Extremely slow progress, or change occurring at an imperceptible pace is the most fruitful kind of action for time-lapse capture. This has helped to shed light on long-term environmental changes, for example.
With the recent protests in London by socio-political movement Extinction Rebellion receiving considerable media coverage last month, the environmental agenda has been given a wider platform globally. This is an issue that has certainly been recognised with more urgency in the last decade but one that has been given a renewed charge by the resistance efforts in prominent sites across the capital.
Changes to the environment are indebted to time-lapse photography (and scientific tools, of course) for lending its clarity to an otherwise complex and wide-ranging problem.
Pulling back the lens
Climate change and other dangerous effects can be hard to recognise on a human scale. From year-to-year, extreme weather events can seem insignificant but when you can see these within their wider contexts, the signs are difficult to ignore.
NASA is one of the global bodies of scientists who are tracking environmental changes from afar, using satellites to point out shifts to weather patterns and regional transformations. These time-lapses are comprised of 5 million images collected from five satellites between 1972 and 2015.
Seas are shrinking, forests are replaced by duller brown landscapes and glaciers are melting. Shocking due to its vividness, the toll that climate change is having on Earth cannot be denied when rendered on these terms.
Indeed, it is hard to be sceptical when time-lapse provides a lens through which to view long-term change at a pace our brains understand.
Google, in association with TIME magazine, have also created several time-lapses from satellite imagery, which show the results of human destruction on Earth in the last 30 years. The impact humans are having on the planet is impossible to ignore from such graphic content.
As Madison Kotack nicely puts it, time-lapse is “the quiet hero of climate change awareness.”
If we were to look at it another way – documenting things on a much closer scale – time-lapse is just as good at communicating changes from a micro perspective.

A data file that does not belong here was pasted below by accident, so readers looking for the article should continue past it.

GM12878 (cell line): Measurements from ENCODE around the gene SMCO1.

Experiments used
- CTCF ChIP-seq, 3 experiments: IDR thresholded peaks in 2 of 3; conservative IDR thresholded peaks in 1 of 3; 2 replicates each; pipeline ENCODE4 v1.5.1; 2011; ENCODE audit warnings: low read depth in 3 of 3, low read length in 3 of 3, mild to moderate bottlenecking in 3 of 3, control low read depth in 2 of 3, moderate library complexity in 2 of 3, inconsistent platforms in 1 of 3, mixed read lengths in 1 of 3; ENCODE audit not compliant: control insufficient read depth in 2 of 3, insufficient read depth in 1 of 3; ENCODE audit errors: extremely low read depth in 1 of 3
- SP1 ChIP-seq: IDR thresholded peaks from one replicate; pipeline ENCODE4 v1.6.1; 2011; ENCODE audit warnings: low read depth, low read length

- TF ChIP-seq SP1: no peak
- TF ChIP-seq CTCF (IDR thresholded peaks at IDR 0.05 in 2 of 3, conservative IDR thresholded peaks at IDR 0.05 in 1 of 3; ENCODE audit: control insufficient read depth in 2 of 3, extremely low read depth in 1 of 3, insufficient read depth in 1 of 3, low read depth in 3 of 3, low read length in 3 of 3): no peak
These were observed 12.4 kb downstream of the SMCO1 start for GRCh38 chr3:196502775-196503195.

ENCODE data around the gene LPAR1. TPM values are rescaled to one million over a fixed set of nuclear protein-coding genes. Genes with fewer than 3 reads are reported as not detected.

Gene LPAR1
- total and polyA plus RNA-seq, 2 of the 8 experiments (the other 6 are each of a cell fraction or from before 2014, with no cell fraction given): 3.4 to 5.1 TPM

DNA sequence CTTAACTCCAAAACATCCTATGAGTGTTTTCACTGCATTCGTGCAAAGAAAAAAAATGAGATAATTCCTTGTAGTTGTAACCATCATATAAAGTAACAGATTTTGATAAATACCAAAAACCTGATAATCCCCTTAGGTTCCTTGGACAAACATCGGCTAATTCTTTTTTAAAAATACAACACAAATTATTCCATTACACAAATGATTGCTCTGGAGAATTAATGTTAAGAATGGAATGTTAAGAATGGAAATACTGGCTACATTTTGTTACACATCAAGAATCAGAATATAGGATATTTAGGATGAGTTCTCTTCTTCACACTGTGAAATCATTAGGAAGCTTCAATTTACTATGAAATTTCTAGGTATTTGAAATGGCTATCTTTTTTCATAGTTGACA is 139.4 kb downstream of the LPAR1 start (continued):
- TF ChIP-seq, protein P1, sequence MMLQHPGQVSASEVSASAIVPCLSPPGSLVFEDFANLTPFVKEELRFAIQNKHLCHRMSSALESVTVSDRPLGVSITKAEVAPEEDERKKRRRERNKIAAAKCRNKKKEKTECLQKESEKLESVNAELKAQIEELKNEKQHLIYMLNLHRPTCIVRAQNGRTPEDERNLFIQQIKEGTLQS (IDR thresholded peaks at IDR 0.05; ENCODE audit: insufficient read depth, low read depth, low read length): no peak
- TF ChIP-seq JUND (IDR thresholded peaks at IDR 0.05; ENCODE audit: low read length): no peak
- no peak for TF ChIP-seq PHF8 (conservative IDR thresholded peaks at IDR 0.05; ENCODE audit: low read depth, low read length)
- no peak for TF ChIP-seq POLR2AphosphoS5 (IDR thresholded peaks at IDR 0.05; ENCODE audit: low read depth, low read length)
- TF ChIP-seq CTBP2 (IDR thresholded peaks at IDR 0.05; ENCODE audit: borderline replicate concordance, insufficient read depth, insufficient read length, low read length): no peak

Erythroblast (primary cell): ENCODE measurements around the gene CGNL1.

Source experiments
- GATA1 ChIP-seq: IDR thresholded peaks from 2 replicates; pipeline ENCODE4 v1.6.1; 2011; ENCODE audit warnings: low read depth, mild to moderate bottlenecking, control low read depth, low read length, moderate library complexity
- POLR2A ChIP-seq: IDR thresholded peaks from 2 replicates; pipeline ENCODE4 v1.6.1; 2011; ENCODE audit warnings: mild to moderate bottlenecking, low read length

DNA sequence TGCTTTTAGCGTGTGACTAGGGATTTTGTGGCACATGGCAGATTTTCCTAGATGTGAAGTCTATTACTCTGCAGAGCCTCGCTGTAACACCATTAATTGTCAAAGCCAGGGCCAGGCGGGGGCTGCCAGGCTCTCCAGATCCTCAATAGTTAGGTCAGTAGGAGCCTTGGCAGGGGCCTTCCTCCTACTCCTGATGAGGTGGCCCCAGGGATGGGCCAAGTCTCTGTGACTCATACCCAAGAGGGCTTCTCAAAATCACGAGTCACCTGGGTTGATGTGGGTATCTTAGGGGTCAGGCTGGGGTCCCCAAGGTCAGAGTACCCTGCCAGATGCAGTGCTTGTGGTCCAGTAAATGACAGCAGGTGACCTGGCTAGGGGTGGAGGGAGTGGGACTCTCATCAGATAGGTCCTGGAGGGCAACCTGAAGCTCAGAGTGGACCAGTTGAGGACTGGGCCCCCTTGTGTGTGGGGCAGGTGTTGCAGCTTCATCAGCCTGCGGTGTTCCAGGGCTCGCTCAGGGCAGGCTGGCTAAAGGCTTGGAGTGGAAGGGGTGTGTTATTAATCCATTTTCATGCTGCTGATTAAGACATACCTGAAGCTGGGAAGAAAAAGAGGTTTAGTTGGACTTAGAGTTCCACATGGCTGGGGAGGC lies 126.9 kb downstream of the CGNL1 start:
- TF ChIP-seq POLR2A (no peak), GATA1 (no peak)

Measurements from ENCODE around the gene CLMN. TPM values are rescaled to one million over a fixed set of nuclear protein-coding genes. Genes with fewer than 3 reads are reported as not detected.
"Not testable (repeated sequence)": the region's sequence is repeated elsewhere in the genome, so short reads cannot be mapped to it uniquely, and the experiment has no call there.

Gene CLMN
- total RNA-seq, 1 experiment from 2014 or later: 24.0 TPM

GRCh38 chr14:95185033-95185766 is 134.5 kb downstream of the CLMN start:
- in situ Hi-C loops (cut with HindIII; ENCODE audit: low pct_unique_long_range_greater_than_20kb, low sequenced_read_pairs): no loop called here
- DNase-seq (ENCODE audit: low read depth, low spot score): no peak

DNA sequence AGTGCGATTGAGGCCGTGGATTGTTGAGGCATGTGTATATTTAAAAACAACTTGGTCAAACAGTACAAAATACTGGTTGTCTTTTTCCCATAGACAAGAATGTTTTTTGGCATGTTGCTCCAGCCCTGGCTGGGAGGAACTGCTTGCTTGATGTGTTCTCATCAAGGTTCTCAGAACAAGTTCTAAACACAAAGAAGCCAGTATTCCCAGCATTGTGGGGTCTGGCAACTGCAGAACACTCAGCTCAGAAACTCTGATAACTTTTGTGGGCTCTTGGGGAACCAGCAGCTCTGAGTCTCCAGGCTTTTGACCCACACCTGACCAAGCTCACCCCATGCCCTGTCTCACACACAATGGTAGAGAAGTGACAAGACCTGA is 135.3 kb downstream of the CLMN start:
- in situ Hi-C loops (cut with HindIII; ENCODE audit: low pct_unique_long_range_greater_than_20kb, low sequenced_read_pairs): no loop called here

Through work like Daniel Stoupin’s ‘Slow Life’ (below), which depicts the existence of coral in a time of environment change, we can see how even the smallest of organisms are susceptible to change in their biosphere.
Some organisms, like those depicted in Stoupin’s sequence, require time-lapse so that their motion can be detected. As Stoupin notes in more detail on his blog, “‘slow’ marine life is particularly mysterious.
“As colourful, bizarre-looking, and environmentally important as we know corals and sponges are, their simple day-to-day life is hidden.
“Time-lapse cinematography reveals a whole different world full of hypnotic motion and my idea was to make coral reef life more spectacular and thus closer to our awareness.”
Indeed, if these aesthetic qualities may encourage more interest about such organisms, this could lead to more concern and a willingness to fight for change to protect such wildlife.
The time-lapse videos included here, and many more elsewhere, are evidence of what our widespread destruction and exploitation of finite resources are doing to the planet; presenting decades of change in such a way that is hard to disprove.
With its ever-increasing popularity and its ability to show entirely different perspectives from living, breathing organisms we share the Earth with, perhaps time-lapse will play a crucial part in making the right steps towards change.